‘A firm no for me’: Jagmeet Singh slams door on idea of Liberal-NDP coalition

Jagmeet Singh slams door on idea of Liberal-NDP coalition

Jagmeet Singh slams door on idea of Liberal-NDP coalition

OTTAWA – NDP leader Jagmeet Singh poured ice cold water on rumours of a possible deal between his party and the Liberals saying any formal coalition is a non-starter.

“There is no discussion at all of a coalition and that is a firm no for me. There’s not going to be any coalition at all,” Singh said speaking to reporters on Tuesday.

Rumours have swirled in recent days about a potential deal between the governing Liberals and the NDP to help the Liberals pass their agenda through the minority Parliament.
Liberal caucus met on Monday for the first time since September’s election and Liberal House Leader Mark Holland said he was discussing the agenda with his counterparts in other parties, but was not talking about a specific deal.
“We have an enormous amount to get through and we have a lot of conversations with the other parties of where that common ground is,” he said. “We’re committed to making this Parliament work and having constructive conversations and we’re doing that with all parties.”

A formal coalition is not the only avenue for the Liberals and the NDP to cooperate, in addition to working together on individual pieces of legislation, they could form a confidence and supply agreement.

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British Columbia Premier John Horgan struck such a deal with the B.C. Greens in 2017, which allowed him to come to power after an extremely tight election that left Liberal leader Christy Clark one seat short of a majority government.
Singh said he wouldn’t rule out cooperating with the Liberals in such a deal, but stressed nothing was on the table.
“I’m open to hearing from the government, but there is no agreement. There has been no specific offer made.”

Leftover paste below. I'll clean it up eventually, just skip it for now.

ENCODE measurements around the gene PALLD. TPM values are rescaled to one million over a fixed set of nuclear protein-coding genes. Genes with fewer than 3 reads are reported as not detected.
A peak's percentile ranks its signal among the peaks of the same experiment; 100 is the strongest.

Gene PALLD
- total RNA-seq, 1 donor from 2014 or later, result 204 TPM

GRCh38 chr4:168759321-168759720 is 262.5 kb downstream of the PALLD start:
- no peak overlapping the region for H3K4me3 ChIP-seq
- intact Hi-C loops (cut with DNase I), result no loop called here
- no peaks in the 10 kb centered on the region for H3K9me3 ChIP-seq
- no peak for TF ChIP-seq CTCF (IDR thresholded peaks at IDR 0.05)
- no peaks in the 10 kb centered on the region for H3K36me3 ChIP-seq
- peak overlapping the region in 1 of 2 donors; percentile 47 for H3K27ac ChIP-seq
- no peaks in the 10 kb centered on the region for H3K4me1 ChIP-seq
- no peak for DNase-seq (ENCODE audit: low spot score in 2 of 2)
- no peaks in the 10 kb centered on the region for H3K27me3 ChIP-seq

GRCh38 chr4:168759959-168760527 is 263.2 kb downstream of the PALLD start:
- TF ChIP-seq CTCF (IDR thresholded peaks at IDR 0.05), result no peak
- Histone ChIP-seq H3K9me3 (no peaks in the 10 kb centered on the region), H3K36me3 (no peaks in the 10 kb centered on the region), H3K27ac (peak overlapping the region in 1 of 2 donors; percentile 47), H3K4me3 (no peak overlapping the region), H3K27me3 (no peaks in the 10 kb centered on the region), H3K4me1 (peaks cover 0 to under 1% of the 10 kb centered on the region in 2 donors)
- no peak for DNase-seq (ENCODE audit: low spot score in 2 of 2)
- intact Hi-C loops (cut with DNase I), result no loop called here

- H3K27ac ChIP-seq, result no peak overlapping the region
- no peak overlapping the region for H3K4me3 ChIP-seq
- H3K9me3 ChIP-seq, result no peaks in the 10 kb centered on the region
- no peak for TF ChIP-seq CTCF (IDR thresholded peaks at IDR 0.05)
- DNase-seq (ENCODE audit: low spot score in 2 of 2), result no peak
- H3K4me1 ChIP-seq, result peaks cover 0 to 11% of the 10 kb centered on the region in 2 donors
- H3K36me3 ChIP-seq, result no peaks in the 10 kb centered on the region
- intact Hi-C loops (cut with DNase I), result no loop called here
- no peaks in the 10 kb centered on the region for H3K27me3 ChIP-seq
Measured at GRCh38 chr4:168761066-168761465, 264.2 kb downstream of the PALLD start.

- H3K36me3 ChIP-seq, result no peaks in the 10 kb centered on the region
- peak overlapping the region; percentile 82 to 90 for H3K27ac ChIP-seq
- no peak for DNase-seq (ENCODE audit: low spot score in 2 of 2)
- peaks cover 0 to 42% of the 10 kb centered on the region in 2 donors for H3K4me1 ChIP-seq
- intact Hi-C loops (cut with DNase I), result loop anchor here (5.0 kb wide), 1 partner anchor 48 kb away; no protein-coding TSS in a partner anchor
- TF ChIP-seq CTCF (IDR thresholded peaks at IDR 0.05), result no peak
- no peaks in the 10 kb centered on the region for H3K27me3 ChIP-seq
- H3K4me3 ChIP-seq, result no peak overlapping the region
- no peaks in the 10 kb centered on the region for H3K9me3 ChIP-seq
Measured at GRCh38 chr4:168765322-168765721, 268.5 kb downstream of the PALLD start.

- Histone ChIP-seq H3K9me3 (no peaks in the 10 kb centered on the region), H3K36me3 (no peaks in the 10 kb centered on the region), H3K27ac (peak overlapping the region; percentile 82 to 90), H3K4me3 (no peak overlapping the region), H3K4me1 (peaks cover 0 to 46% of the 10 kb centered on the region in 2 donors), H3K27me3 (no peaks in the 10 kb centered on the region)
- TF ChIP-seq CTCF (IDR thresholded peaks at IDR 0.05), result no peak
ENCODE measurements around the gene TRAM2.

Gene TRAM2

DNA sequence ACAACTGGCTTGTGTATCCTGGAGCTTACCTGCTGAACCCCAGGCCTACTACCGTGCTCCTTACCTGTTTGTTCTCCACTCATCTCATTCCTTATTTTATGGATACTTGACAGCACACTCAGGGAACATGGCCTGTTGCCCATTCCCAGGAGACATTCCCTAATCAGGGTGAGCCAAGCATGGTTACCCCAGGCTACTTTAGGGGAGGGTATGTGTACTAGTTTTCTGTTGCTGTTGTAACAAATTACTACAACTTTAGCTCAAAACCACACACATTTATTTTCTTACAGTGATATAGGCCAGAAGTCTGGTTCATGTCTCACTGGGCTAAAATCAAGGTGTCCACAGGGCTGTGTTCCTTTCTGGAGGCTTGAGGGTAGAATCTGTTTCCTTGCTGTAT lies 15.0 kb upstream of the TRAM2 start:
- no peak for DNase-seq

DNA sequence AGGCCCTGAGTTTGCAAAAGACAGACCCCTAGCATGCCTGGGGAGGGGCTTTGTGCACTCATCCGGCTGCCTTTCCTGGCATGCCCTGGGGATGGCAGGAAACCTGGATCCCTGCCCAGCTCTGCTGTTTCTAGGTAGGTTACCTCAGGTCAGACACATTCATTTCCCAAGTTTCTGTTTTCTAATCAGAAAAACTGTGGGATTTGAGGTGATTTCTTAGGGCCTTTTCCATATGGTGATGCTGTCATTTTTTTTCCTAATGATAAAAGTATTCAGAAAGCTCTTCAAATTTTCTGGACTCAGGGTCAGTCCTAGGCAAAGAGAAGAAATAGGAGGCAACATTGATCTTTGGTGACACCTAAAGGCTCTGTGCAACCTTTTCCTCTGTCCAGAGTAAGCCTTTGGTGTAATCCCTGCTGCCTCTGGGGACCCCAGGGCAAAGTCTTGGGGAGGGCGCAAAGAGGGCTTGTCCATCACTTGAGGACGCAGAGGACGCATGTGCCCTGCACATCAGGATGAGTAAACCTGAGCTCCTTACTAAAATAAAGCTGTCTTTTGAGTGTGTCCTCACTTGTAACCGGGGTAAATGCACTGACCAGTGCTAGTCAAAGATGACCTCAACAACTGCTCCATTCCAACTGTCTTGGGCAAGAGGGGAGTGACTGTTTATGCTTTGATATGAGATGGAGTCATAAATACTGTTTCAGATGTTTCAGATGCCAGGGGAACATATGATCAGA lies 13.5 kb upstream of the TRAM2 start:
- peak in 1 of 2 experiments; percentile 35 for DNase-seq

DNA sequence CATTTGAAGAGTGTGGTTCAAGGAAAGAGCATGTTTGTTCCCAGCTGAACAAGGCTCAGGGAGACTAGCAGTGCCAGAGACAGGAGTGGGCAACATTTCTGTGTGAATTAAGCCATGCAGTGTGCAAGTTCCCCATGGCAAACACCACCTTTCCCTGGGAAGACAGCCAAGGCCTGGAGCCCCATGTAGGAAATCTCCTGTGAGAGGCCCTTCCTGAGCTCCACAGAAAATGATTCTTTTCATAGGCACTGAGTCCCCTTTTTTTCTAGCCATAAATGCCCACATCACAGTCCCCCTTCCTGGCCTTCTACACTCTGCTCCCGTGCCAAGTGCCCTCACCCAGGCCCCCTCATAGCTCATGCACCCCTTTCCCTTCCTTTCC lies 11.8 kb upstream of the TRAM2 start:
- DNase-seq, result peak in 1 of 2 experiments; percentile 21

In the campaign, the Liberals and the NDP had similar platform commitments on child care, climate change and other issues. They also agree on some legislation the Liberals are expected to introduce into Parliament, including a ban on conversion therapy.
Singh said he wants to see real action to help struggling Canadians and he is prepared to work with the Liberals on that.
“People need help, they need to see action on the climate crisis. They want to make sure their lives are affordable so they can afford a home, they can afford to pay the bills, and I raised those concerns to the prime minister and I’ll continue to do that.”
During the campaign, Singh said repeatedly that Canadians could not trust Prime Minister Justin Trudeau to fulfill his commitments and he said that will make reaching any deal with the Liberals difficult.

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The lack of any agreement or offer on the table, has not stopped Conservative leader Erin O’Toole from attacking a potential Liberal-NDP coalition, which he did again on Tuesday.
“The Liberal-NDP coalition would be a disaster for the Canadian economy. It will raise taxes on Canadian families and the middle class,” he said.
Singh said O’Toole is simply trying to distract from the debate about a vaccine mandate for the House of Commons. He said O’Toole is focused on getting exemptions for his MPs, not on Canadians.
“If the only thing that you’re known for is fighting to get special treatment for your MPs, you’re missing the plot.”
Kathleen Monk, a public affairs strategist and former NDP staffer, isn’t directly involved in any present day talks, but she doesn’t see the right conditions for a major deal between the parties.

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“Being motivated to avoid an election doesn’t make for a great foundation to a cooperation agreement. Liberals can’t even say out loud that they want a policy accord with New Democrats.”
Monk, along with another NDP insider who spoke to the Post on background, said any serious deal would need to put something major on the table to get blanket support from the NDP.
“If in 2021 Liberals were actually going to come to the table with permanent, long term funding for childcare, a real and immediate plan for implementing pharmacare, a serious housing strategy that addresses both affordability and supply, plus a willingness to fairly tax those who have benefited the most during the pandemic — I think you would find New Democrats ready to support that.”

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